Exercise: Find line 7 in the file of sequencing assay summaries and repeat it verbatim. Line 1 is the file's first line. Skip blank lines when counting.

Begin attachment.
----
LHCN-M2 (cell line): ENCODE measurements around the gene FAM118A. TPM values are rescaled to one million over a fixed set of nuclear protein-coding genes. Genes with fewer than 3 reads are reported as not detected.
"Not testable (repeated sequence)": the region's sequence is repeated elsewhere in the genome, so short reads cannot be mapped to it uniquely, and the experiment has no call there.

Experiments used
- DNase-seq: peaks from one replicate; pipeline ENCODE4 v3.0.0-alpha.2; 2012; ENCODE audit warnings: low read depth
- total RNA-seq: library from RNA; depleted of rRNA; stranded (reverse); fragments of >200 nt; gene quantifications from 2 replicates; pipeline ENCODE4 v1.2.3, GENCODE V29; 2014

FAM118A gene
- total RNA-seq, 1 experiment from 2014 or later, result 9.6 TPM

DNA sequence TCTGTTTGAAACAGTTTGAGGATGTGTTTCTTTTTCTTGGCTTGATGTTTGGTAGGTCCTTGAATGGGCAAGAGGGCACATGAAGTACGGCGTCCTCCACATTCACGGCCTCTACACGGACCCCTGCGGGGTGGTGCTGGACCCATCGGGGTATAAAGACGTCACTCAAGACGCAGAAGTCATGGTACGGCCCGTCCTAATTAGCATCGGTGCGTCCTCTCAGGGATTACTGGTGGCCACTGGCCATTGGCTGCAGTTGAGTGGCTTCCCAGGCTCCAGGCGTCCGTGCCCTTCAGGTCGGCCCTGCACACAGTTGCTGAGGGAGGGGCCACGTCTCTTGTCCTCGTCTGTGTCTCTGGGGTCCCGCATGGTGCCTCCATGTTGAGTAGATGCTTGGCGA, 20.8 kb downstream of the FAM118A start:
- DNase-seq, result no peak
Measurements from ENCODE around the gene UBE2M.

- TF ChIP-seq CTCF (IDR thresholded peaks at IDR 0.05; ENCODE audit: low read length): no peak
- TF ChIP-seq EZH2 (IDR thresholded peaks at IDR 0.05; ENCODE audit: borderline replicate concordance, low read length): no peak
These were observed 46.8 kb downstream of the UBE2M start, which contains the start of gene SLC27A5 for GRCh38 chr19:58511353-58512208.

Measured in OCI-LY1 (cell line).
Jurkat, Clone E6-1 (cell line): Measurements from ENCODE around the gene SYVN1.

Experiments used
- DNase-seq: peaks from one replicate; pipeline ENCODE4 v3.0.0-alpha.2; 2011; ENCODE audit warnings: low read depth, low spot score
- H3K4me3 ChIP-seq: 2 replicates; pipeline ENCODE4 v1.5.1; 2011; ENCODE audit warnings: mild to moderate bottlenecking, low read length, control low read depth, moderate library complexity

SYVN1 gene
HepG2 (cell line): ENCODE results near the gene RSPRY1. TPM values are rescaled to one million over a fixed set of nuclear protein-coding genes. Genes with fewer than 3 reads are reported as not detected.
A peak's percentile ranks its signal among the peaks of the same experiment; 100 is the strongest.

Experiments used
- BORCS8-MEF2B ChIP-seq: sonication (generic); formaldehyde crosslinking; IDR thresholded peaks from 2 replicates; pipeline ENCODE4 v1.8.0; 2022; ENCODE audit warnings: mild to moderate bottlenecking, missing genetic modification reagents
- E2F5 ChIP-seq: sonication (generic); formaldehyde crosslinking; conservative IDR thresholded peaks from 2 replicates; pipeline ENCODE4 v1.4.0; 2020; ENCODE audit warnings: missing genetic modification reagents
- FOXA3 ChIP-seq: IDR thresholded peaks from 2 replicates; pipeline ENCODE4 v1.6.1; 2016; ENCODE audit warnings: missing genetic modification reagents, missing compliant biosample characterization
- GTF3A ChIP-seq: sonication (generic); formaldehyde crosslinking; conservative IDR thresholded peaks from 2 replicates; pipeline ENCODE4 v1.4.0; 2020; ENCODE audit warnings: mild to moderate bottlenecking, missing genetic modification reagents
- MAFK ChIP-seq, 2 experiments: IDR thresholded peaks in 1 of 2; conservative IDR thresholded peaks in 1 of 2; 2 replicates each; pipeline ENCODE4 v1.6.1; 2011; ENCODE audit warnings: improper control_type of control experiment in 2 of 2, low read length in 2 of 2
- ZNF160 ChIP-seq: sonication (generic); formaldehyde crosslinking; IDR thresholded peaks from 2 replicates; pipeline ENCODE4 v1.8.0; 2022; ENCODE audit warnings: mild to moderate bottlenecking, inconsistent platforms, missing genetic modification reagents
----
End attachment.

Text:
- total RNA-seq, 1 experiment from 2014 or later, result 9.6 TPM